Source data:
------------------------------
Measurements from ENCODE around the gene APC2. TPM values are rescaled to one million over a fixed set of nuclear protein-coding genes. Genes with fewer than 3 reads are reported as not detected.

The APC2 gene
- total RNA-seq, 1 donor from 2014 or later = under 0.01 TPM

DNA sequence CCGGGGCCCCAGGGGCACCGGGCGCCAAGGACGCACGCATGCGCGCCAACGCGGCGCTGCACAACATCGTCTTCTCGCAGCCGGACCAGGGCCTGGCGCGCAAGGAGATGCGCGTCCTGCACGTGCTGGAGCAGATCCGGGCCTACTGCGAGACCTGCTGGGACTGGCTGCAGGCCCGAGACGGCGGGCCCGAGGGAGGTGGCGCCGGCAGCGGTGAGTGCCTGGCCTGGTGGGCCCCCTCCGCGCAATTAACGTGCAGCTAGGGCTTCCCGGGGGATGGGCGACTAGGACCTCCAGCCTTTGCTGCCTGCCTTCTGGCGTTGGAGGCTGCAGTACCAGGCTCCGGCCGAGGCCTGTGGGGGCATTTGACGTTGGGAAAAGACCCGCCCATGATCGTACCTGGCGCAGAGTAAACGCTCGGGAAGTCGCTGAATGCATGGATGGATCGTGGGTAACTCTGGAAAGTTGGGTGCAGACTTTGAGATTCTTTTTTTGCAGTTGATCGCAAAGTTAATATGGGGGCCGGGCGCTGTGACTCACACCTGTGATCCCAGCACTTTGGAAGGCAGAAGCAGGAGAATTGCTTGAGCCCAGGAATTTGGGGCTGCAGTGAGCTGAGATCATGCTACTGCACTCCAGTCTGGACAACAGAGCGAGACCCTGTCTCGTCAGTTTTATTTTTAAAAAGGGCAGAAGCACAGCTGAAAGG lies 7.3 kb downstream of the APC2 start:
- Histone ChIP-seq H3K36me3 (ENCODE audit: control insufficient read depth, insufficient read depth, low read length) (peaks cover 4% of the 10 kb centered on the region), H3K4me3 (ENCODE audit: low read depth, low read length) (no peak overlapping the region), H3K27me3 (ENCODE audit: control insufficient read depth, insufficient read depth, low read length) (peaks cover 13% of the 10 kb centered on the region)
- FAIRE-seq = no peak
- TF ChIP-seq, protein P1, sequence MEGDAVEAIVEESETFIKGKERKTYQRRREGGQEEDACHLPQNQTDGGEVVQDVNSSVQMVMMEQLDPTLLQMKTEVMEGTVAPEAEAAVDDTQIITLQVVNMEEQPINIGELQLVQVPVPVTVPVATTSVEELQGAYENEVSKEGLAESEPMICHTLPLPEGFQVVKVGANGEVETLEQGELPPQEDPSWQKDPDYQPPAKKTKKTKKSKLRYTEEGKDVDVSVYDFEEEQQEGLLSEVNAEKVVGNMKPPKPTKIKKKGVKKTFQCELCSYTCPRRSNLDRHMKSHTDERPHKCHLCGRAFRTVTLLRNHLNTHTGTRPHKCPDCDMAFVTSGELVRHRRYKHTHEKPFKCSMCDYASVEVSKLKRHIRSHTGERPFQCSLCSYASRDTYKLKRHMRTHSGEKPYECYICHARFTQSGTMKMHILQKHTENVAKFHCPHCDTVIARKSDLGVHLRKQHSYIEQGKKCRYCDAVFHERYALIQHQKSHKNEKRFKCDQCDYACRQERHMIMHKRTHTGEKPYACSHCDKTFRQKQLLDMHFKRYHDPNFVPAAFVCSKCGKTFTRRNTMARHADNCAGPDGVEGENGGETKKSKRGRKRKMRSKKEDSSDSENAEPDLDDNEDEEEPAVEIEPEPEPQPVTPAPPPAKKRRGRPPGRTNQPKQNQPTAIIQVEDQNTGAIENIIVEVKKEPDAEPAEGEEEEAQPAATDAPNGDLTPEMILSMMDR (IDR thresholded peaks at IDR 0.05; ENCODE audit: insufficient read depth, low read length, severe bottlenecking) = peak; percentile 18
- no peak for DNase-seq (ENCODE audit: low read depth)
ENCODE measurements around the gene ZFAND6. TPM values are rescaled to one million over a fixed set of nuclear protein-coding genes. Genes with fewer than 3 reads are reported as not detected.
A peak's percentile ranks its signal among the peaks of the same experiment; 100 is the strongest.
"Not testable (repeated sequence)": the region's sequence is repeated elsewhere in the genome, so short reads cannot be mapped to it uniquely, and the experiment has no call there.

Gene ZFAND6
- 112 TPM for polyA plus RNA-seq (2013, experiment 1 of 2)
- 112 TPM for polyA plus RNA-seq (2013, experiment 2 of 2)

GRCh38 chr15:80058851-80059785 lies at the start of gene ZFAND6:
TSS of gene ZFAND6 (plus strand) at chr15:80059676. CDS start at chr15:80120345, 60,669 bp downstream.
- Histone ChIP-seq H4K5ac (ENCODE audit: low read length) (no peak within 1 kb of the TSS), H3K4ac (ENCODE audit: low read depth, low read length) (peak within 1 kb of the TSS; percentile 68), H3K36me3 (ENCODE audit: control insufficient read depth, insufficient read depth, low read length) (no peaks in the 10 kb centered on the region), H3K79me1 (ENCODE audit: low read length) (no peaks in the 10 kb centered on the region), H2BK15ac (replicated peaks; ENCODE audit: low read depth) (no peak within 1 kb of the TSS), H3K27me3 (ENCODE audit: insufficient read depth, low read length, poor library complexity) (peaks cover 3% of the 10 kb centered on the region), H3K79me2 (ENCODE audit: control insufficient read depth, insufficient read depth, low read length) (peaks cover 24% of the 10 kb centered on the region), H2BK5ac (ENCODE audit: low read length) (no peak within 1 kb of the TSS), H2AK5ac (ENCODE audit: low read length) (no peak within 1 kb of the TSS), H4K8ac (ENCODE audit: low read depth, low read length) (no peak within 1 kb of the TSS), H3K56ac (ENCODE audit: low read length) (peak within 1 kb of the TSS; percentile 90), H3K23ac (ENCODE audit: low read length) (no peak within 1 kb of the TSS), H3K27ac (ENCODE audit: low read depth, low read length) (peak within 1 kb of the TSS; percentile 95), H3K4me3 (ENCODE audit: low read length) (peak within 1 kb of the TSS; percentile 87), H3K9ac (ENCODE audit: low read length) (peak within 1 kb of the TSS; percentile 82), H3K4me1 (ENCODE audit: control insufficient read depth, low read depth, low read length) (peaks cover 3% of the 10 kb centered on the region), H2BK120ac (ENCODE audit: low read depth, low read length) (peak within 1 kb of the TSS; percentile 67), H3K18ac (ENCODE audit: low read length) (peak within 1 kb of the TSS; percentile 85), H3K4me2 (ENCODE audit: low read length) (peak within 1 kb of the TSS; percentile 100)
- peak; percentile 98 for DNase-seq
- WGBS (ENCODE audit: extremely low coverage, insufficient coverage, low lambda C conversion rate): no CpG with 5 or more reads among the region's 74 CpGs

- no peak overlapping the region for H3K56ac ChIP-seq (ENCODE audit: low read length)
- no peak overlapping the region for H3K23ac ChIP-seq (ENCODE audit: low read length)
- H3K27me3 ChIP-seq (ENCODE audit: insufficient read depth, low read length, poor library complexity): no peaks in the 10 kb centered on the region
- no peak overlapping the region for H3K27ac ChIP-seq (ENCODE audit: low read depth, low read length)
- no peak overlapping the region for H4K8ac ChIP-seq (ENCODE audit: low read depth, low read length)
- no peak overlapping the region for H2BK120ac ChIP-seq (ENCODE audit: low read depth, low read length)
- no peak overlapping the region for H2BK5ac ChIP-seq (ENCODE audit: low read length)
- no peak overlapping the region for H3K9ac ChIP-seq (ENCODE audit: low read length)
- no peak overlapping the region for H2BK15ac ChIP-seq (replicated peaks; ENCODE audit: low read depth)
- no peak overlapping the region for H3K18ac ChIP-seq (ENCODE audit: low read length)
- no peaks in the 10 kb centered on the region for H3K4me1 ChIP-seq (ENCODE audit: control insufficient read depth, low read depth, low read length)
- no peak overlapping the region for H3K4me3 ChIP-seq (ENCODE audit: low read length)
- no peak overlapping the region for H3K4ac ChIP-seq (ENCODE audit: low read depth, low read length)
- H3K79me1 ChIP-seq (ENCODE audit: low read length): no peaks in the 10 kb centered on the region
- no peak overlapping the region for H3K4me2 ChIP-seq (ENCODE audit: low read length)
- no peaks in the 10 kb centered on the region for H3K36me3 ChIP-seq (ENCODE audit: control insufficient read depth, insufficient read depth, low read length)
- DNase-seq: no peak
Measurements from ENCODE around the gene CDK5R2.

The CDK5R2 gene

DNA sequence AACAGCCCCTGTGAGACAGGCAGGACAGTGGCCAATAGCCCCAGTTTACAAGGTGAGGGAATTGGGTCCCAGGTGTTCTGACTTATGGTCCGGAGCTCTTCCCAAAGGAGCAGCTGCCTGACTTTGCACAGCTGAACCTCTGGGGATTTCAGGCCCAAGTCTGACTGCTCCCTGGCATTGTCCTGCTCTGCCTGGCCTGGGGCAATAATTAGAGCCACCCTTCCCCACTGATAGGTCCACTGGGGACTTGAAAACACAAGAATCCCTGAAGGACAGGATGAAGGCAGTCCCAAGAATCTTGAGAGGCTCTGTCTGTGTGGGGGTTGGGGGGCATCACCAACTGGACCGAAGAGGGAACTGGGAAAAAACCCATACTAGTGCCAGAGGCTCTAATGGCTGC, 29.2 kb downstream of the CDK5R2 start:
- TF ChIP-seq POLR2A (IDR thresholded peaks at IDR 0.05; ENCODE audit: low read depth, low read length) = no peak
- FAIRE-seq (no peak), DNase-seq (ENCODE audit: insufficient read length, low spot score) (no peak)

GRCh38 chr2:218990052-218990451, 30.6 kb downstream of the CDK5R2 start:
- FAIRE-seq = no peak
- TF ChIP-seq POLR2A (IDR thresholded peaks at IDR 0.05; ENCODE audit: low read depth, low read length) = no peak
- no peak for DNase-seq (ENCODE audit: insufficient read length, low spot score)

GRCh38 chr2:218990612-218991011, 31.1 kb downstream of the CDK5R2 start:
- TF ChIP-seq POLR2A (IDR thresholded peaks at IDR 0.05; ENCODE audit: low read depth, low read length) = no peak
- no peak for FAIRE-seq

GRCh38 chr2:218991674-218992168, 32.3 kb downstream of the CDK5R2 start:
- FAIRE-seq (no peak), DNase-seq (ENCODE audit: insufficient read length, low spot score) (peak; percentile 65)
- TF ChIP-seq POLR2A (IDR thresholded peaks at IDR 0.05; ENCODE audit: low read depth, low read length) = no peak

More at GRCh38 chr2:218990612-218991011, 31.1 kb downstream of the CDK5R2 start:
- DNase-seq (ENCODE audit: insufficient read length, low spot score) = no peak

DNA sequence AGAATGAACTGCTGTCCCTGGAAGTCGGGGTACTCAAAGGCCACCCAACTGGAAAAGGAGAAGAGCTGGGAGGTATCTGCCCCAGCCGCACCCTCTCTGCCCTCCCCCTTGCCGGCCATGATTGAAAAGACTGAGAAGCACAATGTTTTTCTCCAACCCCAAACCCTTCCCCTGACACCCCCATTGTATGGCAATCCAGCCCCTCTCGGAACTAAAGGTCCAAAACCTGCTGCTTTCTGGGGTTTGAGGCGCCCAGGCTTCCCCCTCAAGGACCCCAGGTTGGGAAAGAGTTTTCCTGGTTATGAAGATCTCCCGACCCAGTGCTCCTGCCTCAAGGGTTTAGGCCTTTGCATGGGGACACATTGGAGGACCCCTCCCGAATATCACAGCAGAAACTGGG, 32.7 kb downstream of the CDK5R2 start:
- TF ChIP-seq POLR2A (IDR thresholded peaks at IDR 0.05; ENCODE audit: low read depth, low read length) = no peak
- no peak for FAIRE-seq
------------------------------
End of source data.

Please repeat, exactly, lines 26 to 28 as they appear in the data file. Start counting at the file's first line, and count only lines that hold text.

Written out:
- no peak overlapping the region for H2BK5ac ChIP-seq (ENCODE audit: low read length)
- no peak overlapping the region for H3K9ac ChIP-seq (ENCODE audit: low read length)
- no peak overlapping the region for H2BK15ac ChIP-seq (replicated peaks; ENCODE audit: low read depth)